Is it better to visit the Presepe in Grotta (nativity scene in a cave) during the day or at night? We puzzle over this at lunch, which, as usual in Italy, goes on so enjoyably and so long that it’s dusk when we arrive at the bottom of the trail.
The way is lit by a string of low-energy lightbulbs, which is just as well, since the trail is not for the faint of heart.
When we finally reach the cave, our guide Stefano has no doubts that the only time to make the pilgrimage to the presepe is in the evening when you follow the lights, mimicking the Magi who followed the light of the star.
I put this to the test when I come with other friends the next morning to repeat the journey in daylight. This time I’m more relaxed, not worried about getting to the cave before the rough, steep path disappears in shadowy gloom. We take time to appreciate the work put in by the speleological club, which had created a detailed nature trail along the path. This sign reads: ‘Botanical path. Le Campore: 600 m. Respect the woods. Wear hiking boots. Keep dogs on a lead. Carry an emergency lamp. Thank you for your patience’.
Even at 11 am Carlo Galgani’s forge is in the shade. For three months during the winter the sun never reaches the bottom of the valley.
The steps up to the cave at 600 meters are steep and uneven and were more than a little scary in the gloom of dusk the night before.
The walk itself is an education. Trees and plants are identified along the way.
Here we learn that around Lucca you’re allowed to forage for wild asparagus only between 10 February and 20 May, and each person may pick just thirty spears a year. This might be another activity to add to the foraging weekend I’m developing.
Cultural history makes its appearance along the trail too. This sign explains that in the past there were many charcoal burners in the area. Carlo the blacksmith still uses charcoal from one of the few remaining charcoal burners. I’ve been meaning to try to visit him to find out whether I can bring guests to watch the process.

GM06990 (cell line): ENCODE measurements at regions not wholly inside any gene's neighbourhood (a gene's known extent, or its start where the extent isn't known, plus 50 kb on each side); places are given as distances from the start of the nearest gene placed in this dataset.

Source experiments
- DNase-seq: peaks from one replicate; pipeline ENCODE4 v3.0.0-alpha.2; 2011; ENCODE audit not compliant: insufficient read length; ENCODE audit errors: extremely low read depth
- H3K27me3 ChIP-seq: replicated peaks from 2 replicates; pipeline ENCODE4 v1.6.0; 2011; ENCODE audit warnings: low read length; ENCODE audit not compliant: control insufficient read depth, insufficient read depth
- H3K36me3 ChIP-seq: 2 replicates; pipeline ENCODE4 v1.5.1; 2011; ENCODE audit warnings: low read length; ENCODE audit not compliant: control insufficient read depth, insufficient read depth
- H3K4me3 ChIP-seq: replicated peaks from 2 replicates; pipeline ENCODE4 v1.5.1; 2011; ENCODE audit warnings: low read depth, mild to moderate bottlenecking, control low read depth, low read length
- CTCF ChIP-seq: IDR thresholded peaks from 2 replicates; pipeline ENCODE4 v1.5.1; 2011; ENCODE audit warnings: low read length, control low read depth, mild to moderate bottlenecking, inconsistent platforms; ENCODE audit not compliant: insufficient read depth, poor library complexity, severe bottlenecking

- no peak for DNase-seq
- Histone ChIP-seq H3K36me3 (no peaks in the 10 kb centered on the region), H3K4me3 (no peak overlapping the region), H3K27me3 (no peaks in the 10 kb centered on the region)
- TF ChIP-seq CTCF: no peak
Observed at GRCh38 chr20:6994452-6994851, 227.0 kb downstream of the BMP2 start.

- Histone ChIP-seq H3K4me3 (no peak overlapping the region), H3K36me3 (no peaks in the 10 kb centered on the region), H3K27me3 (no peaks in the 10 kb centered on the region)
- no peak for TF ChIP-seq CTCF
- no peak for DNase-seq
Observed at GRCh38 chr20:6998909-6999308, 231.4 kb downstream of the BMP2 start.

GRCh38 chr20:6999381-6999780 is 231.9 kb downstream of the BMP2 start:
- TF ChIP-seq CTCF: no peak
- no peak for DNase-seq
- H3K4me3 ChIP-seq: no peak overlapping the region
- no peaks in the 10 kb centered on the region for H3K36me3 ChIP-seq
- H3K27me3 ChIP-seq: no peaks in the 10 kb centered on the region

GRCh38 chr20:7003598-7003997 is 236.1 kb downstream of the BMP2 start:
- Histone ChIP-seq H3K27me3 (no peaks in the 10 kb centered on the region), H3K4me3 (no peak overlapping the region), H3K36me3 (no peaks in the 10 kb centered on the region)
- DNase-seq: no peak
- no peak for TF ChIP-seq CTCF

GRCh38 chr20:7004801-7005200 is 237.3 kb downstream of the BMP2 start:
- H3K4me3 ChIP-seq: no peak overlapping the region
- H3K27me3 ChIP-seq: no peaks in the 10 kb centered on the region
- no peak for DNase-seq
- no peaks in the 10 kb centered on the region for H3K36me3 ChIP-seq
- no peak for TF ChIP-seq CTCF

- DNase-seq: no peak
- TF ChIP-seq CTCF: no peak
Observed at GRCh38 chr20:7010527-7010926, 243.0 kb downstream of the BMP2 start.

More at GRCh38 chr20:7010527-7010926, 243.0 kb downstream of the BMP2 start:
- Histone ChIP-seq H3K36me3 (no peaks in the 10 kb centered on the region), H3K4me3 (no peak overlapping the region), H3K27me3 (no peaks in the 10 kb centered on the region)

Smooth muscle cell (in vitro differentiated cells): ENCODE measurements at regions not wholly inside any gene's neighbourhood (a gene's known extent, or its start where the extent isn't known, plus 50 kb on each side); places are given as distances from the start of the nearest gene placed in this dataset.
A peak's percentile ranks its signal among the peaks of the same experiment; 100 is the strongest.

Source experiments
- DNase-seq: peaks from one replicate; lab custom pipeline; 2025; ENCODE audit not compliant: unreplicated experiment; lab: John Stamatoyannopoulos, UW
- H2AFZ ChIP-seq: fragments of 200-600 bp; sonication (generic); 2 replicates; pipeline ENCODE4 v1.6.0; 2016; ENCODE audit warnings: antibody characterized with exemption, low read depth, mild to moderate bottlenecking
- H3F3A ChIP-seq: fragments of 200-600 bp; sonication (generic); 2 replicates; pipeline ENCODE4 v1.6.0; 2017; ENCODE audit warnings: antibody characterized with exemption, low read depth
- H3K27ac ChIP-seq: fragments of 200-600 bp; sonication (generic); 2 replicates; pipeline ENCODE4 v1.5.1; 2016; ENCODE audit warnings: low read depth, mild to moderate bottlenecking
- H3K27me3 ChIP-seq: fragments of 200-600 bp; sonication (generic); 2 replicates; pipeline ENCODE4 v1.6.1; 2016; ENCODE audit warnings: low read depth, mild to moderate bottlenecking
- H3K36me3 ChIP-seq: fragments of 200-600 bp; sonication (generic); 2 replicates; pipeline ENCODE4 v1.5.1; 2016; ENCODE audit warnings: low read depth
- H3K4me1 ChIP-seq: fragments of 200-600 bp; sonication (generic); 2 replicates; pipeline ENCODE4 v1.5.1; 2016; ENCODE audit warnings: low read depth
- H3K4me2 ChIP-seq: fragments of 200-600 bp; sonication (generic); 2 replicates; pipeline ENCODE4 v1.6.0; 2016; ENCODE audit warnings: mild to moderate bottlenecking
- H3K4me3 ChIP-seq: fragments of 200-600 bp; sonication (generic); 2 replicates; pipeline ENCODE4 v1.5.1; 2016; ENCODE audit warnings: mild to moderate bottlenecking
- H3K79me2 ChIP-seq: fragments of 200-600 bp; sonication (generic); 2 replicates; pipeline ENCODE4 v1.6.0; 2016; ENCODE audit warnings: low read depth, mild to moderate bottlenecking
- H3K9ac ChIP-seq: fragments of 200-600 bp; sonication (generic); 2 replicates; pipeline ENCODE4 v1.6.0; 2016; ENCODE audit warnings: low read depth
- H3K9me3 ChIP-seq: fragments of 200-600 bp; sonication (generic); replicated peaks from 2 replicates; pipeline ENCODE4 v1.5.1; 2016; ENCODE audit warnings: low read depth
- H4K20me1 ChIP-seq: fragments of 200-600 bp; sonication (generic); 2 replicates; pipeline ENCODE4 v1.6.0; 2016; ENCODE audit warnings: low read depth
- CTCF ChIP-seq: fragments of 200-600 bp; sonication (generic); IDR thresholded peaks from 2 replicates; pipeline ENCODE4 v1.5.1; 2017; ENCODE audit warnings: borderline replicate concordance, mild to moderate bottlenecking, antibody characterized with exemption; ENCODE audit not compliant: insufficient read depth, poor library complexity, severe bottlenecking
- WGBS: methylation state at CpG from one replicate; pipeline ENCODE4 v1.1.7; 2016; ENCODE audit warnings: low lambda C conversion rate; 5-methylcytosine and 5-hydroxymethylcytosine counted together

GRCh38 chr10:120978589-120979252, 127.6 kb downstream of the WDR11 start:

As we near the cave, the trail gets even more arduous, but a laughing waterfall cheers us up the last set of rickety steps.
Within the cave are pastoral tableaux staged with gesso figurines. Their manufacture made the fortune of many artisans in the Serchio Valley from the seventeenth century until the second world war, and their trade carried them as far afield as Scandinavia and Brazil. A family in my village still manufactures them, and I’m reminded that they offered to show me their small factory at the bottom of the hill, which I still haven’t gone to see. So many riches still to investigate.
No one remembers bagpipes in this area. Perhaps this shepherd comes from the Abruzzo.
Marco is on duty as the daytime guide. He tells us all the facts about the cave in a torrent of words with a flurry of hands. He says Stefano is the poetic guide and he’s the practical one.
The cave has only one opening and slopes steeply down to an emerald lake at the bottom which is 7 or 8 metres deep in winter. There’s no life in it at all.
Back outside Marco explains that all the gear has been ferried down by the cable car from the dirt road above the cave. We take this even more precipitous path up to the road, which we follow gently down to the valley and our car.
The evening before we descend carefully down the lighted nature trail with some Italians who repeat rapturously, ‘Suggestivo, veramente suggestivo’; the English ‘full of atmosphere’ sounds lame, perhaps ‘charming’ or ‘romantic’ conveys our impressions better.
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